Effects of long-distance running on serum bilirubin

Med Sci Sports Exerc. 1995 Dec;27(12):1590-4.


This study was undertaken to determine the effects of long-distance running on serum bilirubin fractions. Thirteen male ultramarathon runners participating in a 100-km race volunteered for the study. Venous blood samples were obtained shortly before and immediately after the race. Decreased serum haptoglobin levels (-66%) indicated the presence of hemolysis. After accounting for plasma-volume loss, significant post-race increases were found for creatine kinase (+20-fold), creatine kinase-MB (+252%), alanine aminotransferase (+42%), aspartate aminotransferase (+193%), gammaglutamyl transpeptidase (+56%), and glutamate dehydrogenase (+58%) serum activities, suggesting that running causes alterations of both muscle and liver tissues. Serum concentration of total bilirubin was significantly elevated (+106%) following the race, with changes corresponding to both unconjugated (+96%) and conjugated esters (+283%) of the pigment and significant increases in the ratio of esterified to total bilirubin. Our data show that long-distance running causes increases in the different serum bilirubin fractions which can be accounted for both hemolysis and hepatic disturbances.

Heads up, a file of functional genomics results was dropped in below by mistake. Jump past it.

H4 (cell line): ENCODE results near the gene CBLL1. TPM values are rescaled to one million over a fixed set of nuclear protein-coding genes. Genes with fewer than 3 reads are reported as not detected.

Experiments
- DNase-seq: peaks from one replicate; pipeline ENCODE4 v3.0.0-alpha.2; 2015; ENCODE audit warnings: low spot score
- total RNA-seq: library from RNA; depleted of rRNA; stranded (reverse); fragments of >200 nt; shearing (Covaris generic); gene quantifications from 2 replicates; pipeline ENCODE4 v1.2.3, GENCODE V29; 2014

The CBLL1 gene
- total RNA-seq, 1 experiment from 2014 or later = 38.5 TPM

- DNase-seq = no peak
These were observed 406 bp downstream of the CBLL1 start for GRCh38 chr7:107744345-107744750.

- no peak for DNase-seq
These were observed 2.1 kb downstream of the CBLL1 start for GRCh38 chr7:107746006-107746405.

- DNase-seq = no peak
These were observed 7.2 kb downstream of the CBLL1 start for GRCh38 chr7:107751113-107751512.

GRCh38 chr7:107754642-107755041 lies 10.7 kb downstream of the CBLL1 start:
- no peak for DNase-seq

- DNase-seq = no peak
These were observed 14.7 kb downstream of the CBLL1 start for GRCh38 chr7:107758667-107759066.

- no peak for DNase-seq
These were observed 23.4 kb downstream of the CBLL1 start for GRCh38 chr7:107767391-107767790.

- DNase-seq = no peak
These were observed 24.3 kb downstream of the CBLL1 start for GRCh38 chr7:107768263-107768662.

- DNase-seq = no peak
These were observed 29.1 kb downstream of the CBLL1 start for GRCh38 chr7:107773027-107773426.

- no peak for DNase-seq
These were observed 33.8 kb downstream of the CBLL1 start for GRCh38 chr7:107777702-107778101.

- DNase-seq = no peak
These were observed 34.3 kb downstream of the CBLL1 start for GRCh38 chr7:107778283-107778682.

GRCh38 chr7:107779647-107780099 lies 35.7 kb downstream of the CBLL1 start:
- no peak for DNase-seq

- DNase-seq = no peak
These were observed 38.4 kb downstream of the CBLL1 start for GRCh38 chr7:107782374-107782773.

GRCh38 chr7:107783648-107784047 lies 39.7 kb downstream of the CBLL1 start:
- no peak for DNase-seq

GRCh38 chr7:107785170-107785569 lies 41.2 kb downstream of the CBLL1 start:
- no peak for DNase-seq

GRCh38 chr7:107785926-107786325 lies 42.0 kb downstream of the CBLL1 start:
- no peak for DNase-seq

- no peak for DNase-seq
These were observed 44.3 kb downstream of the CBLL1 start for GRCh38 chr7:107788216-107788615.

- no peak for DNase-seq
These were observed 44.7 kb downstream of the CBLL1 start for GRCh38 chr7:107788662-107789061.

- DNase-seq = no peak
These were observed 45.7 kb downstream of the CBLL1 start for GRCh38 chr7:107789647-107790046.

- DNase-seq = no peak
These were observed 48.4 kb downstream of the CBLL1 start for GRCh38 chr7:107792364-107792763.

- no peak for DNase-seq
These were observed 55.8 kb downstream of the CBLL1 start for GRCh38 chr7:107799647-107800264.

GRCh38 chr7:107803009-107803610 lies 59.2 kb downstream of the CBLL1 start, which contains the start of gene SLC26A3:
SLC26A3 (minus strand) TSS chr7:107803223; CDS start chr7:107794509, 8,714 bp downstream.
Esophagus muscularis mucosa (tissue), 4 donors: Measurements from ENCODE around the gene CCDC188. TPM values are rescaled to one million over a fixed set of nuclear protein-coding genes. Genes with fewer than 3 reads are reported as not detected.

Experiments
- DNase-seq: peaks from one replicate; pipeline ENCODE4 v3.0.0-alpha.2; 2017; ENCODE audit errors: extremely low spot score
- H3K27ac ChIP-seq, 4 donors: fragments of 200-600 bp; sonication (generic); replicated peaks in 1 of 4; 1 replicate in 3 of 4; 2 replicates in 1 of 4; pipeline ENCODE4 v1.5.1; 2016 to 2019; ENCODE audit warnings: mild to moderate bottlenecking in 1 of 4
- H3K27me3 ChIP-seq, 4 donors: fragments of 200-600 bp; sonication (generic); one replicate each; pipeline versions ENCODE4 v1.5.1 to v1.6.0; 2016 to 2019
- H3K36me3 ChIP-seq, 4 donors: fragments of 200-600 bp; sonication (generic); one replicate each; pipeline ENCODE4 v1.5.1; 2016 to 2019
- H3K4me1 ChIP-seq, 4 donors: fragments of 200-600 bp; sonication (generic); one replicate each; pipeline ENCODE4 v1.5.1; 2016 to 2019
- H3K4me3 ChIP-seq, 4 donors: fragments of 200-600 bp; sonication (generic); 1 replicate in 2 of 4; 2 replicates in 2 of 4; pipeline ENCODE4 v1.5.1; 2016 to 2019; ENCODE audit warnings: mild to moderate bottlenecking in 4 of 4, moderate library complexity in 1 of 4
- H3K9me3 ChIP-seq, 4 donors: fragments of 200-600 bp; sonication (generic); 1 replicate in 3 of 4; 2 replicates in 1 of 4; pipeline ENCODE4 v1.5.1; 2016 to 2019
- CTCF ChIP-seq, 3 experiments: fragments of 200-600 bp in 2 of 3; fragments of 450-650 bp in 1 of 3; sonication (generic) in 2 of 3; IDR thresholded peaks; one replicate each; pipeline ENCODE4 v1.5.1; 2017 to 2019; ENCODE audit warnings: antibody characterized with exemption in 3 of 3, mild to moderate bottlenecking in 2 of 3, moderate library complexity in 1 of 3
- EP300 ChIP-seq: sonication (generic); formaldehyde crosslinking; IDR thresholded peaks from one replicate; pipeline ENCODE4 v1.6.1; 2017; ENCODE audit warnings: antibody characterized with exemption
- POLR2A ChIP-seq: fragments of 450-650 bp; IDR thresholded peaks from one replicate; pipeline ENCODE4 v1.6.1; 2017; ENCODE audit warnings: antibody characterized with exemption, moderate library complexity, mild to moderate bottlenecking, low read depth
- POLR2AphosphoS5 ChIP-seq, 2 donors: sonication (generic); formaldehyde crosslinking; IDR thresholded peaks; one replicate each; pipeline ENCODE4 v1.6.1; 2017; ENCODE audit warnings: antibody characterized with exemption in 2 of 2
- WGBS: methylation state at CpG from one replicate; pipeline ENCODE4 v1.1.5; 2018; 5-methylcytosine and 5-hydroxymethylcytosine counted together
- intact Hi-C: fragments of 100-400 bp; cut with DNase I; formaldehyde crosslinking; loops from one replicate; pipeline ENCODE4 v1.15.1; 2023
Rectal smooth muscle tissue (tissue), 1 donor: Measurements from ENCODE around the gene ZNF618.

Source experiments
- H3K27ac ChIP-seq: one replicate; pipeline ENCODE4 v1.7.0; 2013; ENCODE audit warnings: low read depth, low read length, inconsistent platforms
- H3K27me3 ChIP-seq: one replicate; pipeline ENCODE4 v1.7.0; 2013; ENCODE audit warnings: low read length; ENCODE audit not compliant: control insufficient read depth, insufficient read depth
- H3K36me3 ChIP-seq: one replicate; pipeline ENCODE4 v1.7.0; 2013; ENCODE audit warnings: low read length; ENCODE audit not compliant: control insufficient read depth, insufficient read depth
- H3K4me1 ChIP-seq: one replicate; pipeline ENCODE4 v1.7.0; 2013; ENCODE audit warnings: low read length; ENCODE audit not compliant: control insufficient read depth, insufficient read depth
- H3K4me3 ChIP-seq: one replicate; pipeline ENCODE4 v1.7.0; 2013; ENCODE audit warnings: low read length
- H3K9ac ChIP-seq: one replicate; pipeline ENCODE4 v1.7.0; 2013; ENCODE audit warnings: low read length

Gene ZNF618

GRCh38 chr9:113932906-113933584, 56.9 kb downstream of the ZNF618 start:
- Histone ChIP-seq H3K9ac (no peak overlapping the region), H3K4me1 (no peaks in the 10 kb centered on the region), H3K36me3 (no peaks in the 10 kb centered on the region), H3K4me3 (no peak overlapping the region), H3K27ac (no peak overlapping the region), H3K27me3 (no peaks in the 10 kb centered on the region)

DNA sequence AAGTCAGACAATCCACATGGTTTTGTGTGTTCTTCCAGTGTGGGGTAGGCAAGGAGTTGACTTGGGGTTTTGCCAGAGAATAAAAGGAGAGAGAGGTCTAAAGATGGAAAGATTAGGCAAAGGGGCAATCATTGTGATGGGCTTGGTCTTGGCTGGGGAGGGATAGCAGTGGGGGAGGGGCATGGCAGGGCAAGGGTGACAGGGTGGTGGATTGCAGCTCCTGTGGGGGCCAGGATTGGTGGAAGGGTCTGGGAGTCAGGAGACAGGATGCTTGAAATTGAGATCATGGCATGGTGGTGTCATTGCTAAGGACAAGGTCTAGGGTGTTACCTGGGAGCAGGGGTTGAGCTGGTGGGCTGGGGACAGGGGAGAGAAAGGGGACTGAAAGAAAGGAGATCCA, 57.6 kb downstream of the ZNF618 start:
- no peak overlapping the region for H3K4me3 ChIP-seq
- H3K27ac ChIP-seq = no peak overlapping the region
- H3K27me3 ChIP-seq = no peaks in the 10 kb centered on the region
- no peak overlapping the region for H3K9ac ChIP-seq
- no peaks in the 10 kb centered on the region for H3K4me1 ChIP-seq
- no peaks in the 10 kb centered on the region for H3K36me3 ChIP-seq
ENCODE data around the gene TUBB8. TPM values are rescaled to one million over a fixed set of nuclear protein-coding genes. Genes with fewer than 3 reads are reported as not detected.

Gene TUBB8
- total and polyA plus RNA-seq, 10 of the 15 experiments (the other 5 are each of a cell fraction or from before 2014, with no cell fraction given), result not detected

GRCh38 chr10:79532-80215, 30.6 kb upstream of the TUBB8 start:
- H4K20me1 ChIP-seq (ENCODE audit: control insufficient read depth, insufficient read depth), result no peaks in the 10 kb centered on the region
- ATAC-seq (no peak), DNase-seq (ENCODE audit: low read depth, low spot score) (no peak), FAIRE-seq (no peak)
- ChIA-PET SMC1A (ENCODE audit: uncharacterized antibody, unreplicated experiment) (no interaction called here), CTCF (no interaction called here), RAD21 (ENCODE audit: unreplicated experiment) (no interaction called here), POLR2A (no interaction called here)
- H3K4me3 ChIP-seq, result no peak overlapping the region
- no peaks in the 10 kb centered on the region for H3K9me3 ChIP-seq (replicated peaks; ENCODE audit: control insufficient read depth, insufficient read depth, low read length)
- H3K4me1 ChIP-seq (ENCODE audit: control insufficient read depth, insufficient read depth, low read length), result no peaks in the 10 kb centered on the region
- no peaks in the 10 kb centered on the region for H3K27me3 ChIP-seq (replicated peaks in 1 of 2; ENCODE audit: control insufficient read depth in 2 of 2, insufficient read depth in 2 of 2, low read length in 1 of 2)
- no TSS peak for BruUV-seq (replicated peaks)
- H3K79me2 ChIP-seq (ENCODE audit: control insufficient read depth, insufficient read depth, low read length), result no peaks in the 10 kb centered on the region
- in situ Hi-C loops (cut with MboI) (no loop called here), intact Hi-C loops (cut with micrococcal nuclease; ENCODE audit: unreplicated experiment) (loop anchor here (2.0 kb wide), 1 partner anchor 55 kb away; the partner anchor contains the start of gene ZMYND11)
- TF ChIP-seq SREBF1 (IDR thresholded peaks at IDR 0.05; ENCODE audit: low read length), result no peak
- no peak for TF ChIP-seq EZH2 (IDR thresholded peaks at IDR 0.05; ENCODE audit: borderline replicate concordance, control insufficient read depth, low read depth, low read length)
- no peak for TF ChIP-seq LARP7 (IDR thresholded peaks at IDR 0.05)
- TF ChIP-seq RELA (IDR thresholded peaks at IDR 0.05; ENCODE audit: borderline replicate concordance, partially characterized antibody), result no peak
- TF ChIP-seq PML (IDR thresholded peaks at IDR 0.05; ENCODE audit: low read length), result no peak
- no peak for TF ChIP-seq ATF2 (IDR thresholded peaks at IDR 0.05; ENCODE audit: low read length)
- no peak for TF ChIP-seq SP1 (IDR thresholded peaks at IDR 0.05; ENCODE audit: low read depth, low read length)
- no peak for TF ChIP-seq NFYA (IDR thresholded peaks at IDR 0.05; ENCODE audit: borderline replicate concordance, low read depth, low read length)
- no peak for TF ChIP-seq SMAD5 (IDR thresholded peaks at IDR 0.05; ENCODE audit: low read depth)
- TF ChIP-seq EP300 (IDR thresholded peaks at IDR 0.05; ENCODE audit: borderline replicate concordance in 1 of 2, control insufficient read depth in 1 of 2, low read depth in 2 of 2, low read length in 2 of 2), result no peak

Publication types

  • Research Support, Non-U.S. Gov't

MeSH terms

  • Adult
  • Alanine Transaminase / blood
  • Aspartate Aminotransferases / blood
  • Bilirubin / blood*
  • Creatine Kinase / blood
  • Glutamate Dehydrogenase / blood
  • Haptoglobins / analysis
  • Hemolysis
  • Humans
  • Isoenzymes
  • Liver / metabolism
  • Male
  • Middle Aged
  • Muscle, Skeletal / metabolism
  • Plasma Volume
  • Running / physiology*
  • gamma-Glutamyltransferase / blood


  • Haptoglobins
  • Isoenzymes
  • Glutamate Dehydrogenase
  • gamma-Glutamyltransferase
  • Aspartate Aminotransferases
  • Alanine Transaminase
  • Creatine Kinase
  • Bilirubin